“There are no rules for good photographs, there are only good photographs.” – Ansel Adams
Imagine losing all your photos on your last day of your backpacking trip. You can take simple precautions to avoid this. Make regular backups of your photos in case something happens to your camera or if the memory card gets full. You can burn CDs or DVDs (make sure you have a good sturdy jewel case which protects the media) or you can store your pictures on your MP3/media player or an external memory stick. If you can find a fast connection, you can upload the photos somewhere on the Internet, such as Flickr.
If you make two copies of your photos (in case one is lost) make sure you store them in separate places (e.g. one in your daypack and one in your backpack) so you do not lose both of them if one of your bags get lost.
If you want to ask someone to take your picture try to find someone with an advanced camera—they are usually skilled at taking photos. Give them instructions how you want the photo to look (e.g. crop the picture above our knees, include all of the church towers).
Do not forget to recharge your batteries before heading out into places where recharging may be difficult (such as longer treks). Bringing spare batteries is a must if photography is your main interest.
If you are on a formal cruise or another place where you get your photo taken and the photos are displayed on a wall for purchase (most of the time at outrageous prices) and you are a bad person, you can use your digital camera to take a photo of your picture. Now you did not hear that one from us ;) This also works for the postcard section (“Gee, I did not know that the Sydney opera house looked like that inside.”).
Personal Experience – The Memory Card Mess
Keep track of your memory cards if you have several ones. I met an Irish couple in Jordan who managed to lose their card with all their photos from the trip. Memory cards are really cheap these days, so get a big one (if your camera can handle it) so you do not have to bother with several cards.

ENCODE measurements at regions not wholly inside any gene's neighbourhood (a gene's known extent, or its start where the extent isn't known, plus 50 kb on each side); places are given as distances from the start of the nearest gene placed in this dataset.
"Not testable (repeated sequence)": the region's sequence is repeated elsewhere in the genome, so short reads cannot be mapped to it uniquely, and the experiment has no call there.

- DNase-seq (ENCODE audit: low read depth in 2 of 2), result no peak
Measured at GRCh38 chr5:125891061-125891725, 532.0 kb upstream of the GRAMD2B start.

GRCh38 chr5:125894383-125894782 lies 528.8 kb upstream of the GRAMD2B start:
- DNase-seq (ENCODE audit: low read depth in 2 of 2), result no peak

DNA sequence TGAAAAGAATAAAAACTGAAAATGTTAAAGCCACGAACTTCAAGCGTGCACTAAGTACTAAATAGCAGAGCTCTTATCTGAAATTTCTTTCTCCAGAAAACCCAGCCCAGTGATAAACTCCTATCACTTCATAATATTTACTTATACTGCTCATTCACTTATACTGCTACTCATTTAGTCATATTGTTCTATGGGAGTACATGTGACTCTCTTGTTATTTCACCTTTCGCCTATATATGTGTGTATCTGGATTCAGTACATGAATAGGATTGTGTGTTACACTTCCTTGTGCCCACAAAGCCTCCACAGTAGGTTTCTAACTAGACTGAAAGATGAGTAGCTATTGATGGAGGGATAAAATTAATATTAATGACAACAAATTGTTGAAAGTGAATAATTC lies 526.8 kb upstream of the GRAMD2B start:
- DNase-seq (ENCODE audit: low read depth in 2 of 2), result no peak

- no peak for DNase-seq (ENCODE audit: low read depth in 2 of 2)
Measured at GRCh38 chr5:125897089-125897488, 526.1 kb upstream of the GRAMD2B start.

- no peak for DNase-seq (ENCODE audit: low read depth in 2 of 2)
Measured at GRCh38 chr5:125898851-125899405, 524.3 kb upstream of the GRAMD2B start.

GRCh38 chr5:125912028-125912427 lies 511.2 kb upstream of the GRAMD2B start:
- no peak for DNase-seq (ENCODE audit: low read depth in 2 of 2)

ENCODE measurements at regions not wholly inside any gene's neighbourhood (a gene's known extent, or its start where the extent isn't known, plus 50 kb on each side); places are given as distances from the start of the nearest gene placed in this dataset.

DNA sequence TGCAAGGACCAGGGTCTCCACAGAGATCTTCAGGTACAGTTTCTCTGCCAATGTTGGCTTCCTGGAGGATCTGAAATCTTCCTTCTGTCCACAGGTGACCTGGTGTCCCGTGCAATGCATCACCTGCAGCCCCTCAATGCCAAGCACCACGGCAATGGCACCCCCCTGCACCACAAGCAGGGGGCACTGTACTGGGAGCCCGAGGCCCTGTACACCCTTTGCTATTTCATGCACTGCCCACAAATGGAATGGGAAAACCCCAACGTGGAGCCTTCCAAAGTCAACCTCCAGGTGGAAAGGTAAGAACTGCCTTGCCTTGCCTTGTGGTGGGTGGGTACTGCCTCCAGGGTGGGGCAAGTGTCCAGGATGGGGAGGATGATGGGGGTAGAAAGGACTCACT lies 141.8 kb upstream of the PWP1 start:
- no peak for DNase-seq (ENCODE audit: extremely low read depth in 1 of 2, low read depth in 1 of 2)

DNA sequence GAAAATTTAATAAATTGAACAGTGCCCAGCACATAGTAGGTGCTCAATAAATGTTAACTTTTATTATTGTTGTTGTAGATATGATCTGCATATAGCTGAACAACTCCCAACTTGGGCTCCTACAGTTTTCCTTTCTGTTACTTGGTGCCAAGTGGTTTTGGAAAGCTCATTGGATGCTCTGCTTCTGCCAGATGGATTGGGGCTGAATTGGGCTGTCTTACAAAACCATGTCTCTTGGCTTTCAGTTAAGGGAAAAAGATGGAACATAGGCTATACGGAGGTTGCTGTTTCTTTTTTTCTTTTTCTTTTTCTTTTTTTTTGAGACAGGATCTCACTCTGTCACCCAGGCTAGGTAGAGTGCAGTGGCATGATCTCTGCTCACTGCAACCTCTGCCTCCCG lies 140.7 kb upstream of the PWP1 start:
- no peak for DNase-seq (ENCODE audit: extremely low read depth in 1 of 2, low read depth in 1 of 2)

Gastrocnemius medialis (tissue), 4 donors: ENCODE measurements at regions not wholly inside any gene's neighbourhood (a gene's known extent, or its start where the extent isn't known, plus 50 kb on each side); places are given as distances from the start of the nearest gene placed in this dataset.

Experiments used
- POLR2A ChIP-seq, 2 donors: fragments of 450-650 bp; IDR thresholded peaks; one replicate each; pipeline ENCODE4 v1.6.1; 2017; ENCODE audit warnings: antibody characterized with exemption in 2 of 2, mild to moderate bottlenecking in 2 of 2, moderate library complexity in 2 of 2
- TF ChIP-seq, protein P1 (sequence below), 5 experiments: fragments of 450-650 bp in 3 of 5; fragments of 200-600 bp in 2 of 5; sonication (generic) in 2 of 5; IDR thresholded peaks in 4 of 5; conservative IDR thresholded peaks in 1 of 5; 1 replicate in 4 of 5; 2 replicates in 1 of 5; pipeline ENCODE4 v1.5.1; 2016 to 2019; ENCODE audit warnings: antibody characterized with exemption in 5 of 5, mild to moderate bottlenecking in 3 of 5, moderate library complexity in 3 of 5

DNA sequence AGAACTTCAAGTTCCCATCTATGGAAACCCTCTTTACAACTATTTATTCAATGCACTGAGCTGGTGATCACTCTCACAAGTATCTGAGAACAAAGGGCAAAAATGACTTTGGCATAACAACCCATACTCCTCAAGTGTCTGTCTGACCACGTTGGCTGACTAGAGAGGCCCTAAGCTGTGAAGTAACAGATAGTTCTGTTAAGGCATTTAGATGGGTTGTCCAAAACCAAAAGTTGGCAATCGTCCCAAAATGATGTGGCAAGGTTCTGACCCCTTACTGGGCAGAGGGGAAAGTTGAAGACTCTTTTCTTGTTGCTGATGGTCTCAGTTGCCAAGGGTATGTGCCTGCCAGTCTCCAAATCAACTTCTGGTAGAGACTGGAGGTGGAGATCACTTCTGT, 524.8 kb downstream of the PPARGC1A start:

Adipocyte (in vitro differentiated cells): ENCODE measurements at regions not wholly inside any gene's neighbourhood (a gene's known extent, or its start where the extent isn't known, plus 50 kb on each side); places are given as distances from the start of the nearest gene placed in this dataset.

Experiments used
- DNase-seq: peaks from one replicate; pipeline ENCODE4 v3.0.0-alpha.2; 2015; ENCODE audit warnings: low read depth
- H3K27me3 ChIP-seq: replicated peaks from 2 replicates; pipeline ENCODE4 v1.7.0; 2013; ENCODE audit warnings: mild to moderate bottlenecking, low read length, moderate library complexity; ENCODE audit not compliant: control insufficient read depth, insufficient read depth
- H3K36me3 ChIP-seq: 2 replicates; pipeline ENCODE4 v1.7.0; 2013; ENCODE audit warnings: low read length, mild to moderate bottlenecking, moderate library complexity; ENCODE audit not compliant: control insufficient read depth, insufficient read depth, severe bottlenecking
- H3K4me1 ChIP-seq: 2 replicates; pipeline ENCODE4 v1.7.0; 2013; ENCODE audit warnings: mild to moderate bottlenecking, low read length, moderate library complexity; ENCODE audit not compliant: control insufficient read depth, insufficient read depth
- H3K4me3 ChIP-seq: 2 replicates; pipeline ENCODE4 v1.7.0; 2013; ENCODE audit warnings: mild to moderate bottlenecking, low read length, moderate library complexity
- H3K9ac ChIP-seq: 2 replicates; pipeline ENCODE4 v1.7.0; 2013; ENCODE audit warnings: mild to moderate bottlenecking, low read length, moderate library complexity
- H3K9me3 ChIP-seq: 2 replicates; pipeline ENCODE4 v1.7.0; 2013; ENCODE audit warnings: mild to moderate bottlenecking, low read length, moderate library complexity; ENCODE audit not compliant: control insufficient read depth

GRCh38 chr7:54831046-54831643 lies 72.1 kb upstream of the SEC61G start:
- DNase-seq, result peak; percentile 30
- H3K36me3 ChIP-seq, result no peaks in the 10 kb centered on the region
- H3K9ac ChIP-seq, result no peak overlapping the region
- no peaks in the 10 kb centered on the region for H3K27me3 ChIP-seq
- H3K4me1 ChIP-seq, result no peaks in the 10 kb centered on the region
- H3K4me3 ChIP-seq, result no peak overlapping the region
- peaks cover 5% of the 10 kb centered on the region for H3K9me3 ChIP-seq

Rule of thirds
Many people perceive the camera as a rifle: aim in the middle and hopefully you catch what you shoot. Many times pictures with people, animals and other stuff centered in the middle look pretty static and sometimes downright boring.
The trick is not to always put your subject straight in the center of your picture. The rule of thirds states that you should divide your image into different sections. Imagine two horizontal lines and two vertical lines in your viewfinder like a tic-tac-toe grid. Where these lines intersect is where you should place your subject.
Try to put the horizon on one of the lower or the upper lines of the image.
Flash is not only useful when light is low. If the sun is positioned behind the subject, the subject can turn into a dark silhouette.
Move in close
Do not be shy. Moving in close on your subject can create a strong sense of presence. This technique may not always be appropriate, e.g. at certain religious procedures. Some people have a strong aversion to having their picture taken for various reasons.
Diagonals can be used to provide a path for the viewer’s eye to follow in the photo. It can be used to lead the eye in one direction into the photo and in on direction out of the photo such as in the below example.
Personal Experience – The Mineralnye Vody Mistake
At the small airport of Mineralnye Vody in Russia my friend brings up his camera to take a picture of a plane he finds quite amusing—something most people would never set their foot in. Two Russian guards materialize from nowhere and demand he hand over the film. Which he did after a few minutes of “negotiation”.
Use natural frames
You can sometimes find natural frames which you can use to frame your subject. This can range from doorways, window frames, rocks, trees, etc. and can give a good composition to your photo.
Use your imagination
Change your level, e.g. shooting upwards from a low position or downwards from a high position. Also experiment with changing from horizontal to vertical position in your camera.
Taking photos is all about being creative. Try to look for new ways of seeing your subject. What if you climb the stairs and get above it? What if you lie down on the ground? What if you turn the zoom lens while you take the photo? What if you use the timer on your camera and hurl it into the air and see what happens? What if you break all the “rules”in this section?
About the Author
This article is based on the free e-book The Backpacker’s Toolbox It contains checklists, templates, FAQs and practical advice (and a few bad jokes) to make your backpacking experience as smooth as possible.
http://www.hellobackpacker.com – practical advice for new and experienced backpackers for all trip stages: get inspired, plan your trip, advice on the road, tips when back home.
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